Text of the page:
Skip to content

Breaking: 70% Of Americans Aren't Getting As Much Restorative Sleep As They Should

Woman Sleeping in Bed
Image by Vladislav Muslakov / Stocksy
July 23, 2022

We all put a lot of emphasis on how much sleep we're getting, but how often do we consider whether that sleep was actually restorative? In fact, what does "restorative sleep" truly mean? That's what a team of researchers wanted to figure out, in a new study published in the journal Frontiers in Sleep1—here's what they found.

This ad is displayed using third party content and we do not control its accessibility features.

What actually is "restorative sleep," and are people really getting it?

For this study, a team of researchers wanted to come up with a definitive explanation of restorative sleep. They then analyzed the restorative sleeping scores of a large sample of American adults, in order to determine whether people are actually getting restorative sleep.

According to the team, restorative sleep can be defined as "an aspect of sleep that is indicative of the restoration of positive daytime characteristics, such as improved mood, energy, and well-being." Other factors at play, they note, include alertness and cognitive function.

Based on their analysis, it would appear way fewer people than originally thought are getting restorative sleep, at least in the U.S.

Just 28.1% of the subjects achieved high restorative sleep scores, meaning 71.9% did not. "Whereas, previous nationally representative data has found markers of sleep health, such as sufficient sleep duration, in two-thirds of U.S. adults, our findings indicate that less than one-third of U.S. adults received high scores for restorative sleep," the study authors write.

How to get more restorative sleep.

Knowing so many people aren't actually getting the most out of their nightly snooze, you might be wondering what to do about it, so allow us to offer our top sleep tips.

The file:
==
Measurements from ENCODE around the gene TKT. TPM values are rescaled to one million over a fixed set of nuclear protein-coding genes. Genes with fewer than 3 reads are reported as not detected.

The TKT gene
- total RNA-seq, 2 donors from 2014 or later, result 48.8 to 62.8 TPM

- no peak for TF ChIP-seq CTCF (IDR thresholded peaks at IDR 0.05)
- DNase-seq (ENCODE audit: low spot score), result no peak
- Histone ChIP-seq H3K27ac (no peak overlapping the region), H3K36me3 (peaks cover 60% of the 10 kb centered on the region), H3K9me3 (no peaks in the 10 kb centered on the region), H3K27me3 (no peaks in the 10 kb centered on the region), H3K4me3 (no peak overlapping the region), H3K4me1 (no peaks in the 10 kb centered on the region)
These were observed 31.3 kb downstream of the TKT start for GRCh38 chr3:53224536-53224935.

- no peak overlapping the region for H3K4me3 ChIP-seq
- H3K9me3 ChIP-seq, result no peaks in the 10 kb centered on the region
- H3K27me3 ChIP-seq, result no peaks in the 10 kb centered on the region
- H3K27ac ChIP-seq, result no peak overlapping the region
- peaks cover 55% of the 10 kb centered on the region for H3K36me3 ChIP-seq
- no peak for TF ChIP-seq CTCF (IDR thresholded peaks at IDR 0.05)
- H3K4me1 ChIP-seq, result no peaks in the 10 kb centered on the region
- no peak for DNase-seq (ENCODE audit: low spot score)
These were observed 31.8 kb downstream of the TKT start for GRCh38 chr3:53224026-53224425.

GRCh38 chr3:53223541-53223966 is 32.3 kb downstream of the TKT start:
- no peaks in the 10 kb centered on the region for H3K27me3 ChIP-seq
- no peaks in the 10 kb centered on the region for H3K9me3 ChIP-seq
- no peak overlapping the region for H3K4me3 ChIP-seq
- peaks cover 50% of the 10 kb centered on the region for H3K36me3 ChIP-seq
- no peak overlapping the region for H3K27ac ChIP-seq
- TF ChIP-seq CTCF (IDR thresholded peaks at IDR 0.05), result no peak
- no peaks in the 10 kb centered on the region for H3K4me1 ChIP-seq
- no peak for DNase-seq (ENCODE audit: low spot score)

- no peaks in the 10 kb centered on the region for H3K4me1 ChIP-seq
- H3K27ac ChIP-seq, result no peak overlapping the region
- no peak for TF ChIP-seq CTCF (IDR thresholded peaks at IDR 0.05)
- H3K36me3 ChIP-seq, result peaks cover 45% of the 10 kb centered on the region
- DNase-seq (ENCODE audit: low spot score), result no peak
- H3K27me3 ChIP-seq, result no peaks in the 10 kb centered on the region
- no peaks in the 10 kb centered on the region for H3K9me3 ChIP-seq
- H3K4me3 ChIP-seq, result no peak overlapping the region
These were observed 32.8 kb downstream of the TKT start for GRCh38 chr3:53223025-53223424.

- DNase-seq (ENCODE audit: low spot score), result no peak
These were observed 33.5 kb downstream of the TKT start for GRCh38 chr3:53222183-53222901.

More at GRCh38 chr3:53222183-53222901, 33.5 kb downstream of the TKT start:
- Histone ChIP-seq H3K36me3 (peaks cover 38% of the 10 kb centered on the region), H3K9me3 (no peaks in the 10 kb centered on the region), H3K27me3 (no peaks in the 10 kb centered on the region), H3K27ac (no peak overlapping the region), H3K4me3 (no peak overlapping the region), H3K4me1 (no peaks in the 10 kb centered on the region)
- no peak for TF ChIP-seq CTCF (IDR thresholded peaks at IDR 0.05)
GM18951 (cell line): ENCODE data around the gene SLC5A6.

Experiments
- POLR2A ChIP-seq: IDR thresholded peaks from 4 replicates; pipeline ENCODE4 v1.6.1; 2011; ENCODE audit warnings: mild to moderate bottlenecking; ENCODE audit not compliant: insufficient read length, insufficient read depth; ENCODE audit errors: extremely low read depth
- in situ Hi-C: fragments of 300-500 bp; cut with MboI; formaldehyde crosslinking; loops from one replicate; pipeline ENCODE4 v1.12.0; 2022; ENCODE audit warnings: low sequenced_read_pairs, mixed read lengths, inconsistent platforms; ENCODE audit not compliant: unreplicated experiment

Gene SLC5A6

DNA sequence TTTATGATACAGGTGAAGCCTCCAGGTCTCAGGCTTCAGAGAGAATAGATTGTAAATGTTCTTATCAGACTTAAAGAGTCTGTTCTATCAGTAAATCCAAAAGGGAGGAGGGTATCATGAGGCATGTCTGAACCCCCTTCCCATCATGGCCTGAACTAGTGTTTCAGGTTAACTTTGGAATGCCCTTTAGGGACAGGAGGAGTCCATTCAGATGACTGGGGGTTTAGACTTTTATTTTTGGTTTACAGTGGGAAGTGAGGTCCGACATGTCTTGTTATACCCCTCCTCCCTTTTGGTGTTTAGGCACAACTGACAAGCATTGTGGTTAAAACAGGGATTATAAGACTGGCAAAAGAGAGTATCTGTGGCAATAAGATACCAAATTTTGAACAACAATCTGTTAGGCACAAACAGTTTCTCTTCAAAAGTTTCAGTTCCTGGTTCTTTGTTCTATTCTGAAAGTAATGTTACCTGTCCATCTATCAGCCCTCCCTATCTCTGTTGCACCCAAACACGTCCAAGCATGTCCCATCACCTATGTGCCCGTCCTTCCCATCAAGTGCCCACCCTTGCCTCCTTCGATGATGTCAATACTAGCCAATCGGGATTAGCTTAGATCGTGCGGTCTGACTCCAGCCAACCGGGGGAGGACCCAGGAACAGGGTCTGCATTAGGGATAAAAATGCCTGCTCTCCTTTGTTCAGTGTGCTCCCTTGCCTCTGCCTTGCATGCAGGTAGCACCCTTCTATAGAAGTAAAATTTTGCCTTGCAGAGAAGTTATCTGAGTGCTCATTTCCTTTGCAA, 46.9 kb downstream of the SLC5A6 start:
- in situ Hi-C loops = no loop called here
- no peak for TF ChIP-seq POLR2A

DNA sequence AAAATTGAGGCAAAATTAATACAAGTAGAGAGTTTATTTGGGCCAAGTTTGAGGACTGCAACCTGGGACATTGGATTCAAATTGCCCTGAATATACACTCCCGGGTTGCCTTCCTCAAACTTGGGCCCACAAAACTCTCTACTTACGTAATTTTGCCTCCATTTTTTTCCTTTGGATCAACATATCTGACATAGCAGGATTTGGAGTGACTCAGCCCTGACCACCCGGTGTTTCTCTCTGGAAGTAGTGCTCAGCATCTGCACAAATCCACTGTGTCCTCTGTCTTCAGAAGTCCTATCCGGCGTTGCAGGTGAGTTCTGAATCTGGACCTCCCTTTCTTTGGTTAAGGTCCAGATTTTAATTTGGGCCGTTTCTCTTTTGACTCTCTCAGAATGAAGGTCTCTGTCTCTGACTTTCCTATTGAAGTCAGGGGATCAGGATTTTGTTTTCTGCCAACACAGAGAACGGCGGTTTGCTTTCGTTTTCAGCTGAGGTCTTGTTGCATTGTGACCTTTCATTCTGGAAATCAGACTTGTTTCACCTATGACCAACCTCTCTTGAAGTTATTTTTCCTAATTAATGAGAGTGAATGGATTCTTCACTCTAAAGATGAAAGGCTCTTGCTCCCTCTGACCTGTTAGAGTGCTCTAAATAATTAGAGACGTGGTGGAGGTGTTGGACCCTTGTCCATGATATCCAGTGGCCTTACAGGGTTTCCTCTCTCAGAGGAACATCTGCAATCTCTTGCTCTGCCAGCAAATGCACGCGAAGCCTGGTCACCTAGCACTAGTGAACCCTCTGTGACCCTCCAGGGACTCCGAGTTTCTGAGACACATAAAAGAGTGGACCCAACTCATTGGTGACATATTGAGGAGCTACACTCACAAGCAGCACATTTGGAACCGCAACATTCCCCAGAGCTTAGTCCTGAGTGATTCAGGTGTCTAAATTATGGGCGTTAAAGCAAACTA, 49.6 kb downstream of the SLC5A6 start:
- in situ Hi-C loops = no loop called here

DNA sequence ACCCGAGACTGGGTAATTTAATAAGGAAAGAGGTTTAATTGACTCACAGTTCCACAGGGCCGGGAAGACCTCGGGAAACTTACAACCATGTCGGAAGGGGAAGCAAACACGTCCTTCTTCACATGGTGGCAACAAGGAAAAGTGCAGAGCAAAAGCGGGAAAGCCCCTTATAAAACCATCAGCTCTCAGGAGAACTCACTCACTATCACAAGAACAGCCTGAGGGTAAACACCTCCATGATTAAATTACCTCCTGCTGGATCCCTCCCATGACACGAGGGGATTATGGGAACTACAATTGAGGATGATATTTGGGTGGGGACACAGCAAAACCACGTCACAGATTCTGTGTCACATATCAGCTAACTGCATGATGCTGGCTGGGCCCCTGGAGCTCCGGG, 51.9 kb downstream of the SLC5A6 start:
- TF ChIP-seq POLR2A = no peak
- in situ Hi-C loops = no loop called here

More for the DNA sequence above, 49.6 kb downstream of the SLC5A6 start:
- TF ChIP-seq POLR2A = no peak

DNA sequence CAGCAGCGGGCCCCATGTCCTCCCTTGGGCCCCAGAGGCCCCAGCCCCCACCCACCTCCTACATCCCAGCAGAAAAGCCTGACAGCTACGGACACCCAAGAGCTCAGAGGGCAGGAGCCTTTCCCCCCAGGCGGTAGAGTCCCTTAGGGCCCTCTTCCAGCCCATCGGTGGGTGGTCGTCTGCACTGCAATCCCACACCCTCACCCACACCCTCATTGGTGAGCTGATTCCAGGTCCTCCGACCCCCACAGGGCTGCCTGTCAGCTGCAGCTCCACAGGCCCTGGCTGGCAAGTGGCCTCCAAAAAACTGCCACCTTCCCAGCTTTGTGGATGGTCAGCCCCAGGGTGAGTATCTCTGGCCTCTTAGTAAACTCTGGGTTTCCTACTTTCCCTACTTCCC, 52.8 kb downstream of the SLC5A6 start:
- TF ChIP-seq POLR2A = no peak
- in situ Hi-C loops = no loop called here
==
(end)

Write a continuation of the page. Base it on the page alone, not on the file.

For one thing, understanding your own sleep chronotype can help you figure out what your optimal bedtime (and wake time) is, plus how to schedule your day, to suit your natural circadian rhythm. And speaking of circadian rhythm, the best way to keep it in check is by going to bed and waking up at the same time every day.

Along with that, it's so important to have a bedroom conducive to sleep (aka one that's quiet, dark, and cool), as well as keeping up with basic sleep hygiene like limiting blue light before bed, giving yourself plenty of time to unwind, and avoiding big meals and/or alcohol a few hours before bedtime.

With those bases covered, if you're still waking up with lower energy than you'd like, you might want to consider a quality, nonhormonal sleep supplement, such as mbg's sleep support+. The unique formula blends magnesium, jujube, and PharmaGABA® for a supplement with ingredients proven to enhance sleep quality, support a healthy circadian rhythm, and help you fall asleep faster—all without morning grogginess.*

This ad is displayed using third party content and we do not control its accessibility features.

The takeaway.

Sleep is essential to so many aspects of our health, but according to this study, a majority of us aren't achieving restorative sleep. If you feel like you might be in that majority, these findings are one more reason to prioritize sleep hygiene, so you can wake up every day feeling your best.